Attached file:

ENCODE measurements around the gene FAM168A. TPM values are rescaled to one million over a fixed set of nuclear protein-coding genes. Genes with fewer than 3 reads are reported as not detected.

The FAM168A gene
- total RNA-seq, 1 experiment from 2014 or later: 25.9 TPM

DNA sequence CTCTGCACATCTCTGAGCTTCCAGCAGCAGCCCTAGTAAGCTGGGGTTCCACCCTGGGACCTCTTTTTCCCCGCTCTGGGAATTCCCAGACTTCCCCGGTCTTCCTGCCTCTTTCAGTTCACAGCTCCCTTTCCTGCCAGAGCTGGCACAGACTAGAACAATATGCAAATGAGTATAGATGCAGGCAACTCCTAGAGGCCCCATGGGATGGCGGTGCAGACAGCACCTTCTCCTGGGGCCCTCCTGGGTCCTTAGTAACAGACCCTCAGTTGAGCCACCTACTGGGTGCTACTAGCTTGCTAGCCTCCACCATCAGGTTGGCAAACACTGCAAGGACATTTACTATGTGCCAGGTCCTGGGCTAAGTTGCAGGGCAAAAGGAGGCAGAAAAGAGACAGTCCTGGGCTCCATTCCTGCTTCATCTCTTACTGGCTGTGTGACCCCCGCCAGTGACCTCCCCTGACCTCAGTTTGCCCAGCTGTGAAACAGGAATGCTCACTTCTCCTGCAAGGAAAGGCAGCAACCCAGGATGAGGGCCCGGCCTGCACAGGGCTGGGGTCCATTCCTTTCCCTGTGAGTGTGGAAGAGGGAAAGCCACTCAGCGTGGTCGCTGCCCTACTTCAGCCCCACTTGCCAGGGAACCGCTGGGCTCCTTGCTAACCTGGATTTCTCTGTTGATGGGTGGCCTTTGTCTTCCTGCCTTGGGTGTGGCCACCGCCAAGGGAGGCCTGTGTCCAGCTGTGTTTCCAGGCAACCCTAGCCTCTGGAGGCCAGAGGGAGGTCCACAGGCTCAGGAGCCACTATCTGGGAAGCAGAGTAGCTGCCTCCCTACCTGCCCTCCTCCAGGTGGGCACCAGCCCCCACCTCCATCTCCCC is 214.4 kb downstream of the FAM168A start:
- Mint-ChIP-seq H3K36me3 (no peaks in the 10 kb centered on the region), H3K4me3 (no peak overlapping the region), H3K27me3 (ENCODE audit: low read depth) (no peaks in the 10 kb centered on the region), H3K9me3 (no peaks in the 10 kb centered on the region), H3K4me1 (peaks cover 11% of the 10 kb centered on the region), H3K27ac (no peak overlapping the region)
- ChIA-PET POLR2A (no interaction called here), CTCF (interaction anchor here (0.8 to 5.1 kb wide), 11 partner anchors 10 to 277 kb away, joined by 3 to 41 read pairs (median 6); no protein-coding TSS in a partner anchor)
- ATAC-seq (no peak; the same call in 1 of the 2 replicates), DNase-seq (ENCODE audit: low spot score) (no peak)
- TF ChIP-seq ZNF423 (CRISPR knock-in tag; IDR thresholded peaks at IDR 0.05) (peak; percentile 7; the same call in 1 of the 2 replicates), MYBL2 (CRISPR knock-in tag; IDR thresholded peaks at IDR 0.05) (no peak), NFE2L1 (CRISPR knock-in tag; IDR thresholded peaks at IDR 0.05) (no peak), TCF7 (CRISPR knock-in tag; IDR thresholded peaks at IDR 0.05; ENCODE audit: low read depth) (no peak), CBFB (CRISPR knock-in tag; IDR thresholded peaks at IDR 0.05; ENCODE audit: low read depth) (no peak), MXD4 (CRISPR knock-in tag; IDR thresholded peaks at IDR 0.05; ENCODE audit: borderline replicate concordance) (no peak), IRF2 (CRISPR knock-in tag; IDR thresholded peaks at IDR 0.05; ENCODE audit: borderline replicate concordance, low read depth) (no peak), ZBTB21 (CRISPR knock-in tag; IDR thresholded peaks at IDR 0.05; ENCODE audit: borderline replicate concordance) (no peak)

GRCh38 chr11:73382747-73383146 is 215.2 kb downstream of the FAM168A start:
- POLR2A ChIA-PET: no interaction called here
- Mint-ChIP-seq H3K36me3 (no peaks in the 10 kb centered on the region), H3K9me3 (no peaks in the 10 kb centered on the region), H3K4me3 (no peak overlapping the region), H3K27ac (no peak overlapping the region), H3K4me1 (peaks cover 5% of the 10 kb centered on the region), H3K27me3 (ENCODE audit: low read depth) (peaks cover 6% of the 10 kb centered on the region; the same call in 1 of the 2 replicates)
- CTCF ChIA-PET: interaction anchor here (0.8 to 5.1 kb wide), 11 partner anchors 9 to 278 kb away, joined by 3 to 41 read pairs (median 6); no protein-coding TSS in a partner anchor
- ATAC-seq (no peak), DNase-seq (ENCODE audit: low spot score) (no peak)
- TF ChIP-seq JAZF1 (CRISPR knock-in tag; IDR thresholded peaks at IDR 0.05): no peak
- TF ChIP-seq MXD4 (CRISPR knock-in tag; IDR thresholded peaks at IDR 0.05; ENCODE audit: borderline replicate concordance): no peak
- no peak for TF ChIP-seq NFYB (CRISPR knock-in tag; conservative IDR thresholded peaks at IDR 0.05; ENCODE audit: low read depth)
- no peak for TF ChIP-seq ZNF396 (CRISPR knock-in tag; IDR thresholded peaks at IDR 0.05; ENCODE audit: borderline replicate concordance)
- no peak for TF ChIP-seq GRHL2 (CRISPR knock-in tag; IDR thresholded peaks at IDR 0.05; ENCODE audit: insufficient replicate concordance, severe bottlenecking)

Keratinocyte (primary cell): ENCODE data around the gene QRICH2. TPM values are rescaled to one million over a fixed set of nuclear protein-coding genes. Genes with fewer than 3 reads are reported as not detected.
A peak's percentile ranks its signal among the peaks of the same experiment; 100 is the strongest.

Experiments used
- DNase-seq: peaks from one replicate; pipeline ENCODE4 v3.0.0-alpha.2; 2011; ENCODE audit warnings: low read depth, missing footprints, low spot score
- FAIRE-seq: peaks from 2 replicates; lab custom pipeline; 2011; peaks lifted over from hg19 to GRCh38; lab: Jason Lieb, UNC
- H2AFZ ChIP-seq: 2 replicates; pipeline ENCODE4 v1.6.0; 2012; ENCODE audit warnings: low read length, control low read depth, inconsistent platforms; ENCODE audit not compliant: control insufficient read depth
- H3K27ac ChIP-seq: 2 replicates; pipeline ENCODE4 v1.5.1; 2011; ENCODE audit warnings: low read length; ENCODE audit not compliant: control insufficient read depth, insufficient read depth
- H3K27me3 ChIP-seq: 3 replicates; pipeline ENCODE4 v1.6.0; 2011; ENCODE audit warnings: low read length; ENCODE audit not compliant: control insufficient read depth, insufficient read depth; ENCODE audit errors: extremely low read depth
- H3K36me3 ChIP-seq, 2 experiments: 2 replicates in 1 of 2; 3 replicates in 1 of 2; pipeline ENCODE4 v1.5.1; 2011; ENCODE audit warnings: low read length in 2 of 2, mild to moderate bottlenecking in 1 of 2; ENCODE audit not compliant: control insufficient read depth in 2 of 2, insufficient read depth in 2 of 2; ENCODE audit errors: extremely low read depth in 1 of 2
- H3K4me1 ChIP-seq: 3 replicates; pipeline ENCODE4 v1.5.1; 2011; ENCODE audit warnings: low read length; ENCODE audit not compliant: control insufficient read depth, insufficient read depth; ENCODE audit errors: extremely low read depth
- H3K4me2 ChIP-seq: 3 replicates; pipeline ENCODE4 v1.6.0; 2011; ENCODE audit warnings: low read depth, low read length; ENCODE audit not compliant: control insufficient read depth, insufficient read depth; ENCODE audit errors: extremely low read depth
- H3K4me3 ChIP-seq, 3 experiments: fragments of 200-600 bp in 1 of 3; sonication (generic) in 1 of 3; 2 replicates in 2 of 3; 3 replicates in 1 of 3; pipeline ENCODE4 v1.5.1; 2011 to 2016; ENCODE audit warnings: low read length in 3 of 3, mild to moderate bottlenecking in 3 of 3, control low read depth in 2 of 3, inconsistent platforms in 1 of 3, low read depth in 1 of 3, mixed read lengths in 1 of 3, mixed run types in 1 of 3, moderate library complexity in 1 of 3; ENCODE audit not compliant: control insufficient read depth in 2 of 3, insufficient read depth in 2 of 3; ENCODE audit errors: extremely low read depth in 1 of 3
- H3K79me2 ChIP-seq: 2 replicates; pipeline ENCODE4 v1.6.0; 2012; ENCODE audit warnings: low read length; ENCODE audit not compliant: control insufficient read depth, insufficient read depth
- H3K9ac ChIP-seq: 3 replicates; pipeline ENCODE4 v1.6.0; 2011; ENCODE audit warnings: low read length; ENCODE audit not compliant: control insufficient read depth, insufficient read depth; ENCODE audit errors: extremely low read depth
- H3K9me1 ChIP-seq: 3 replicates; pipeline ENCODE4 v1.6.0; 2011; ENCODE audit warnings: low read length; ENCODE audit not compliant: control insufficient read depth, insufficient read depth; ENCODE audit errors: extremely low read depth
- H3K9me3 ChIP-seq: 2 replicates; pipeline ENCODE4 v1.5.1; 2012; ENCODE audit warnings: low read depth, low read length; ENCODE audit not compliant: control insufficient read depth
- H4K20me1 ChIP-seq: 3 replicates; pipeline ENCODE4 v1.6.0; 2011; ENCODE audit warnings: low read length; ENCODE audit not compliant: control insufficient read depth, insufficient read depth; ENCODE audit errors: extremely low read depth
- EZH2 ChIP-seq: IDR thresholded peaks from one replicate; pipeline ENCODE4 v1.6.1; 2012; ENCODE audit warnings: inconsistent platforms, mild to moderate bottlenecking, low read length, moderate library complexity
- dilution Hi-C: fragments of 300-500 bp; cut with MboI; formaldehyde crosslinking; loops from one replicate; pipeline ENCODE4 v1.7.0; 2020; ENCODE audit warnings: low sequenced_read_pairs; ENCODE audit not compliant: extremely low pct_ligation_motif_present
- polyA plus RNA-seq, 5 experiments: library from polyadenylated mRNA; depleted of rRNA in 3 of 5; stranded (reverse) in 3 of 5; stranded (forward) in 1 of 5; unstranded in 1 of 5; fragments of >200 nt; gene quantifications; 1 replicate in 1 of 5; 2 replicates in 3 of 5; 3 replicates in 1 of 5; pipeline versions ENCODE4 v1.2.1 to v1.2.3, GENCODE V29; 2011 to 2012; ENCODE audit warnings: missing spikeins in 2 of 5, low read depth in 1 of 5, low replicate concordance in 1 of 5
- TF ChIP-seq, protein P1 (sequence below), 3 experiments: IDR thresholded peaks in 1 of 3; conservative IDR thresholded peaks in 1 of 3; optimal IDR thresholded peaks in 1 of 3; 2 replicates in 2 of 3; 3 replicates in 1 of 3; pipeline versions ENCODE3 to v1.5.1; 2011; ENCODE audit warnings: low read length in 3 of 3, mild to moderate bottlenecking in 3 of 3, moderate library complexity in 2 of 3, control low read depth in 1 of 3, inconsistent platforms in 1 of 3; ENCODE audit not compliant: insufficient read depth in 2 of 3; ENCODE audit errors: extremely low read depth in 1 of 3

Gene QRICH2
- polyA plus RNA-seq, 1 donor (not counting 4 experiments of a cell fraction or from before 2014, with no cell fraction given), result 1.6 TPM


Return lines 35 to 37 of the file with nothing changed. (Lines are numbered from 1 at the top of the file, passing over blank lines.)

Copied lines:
- H4K20me1 ChIP-seq: 3 replicates; pipeline ENCODE4 v1.6.0; 2011; ENCODE audit warnings: low read length; ENCODE audit not compliant: control insufficient read depth, insufficient read depth; ENCODE audit errors: extremely low read depth
- EZH2 ChIP-seq: IDR thresholded peaks from one replicate; pipeline ENCODE4 v1.6.1; 2012; ENCODE audit warnings: inconsistent platforms, mild to moderate bottlenecking, low read length, moderate library complexity
- dilution Hi-C: fragments of 300-500 bp; cut with MboI; formaldehyde crosslinking; loops from one replicate; pipeline ENCODE4 v1.7.0; 2020; ENCODE audit warnings: low sequenced_read_pairs; ENCODE audit not compliant: extremely low pct_ligation_motif_present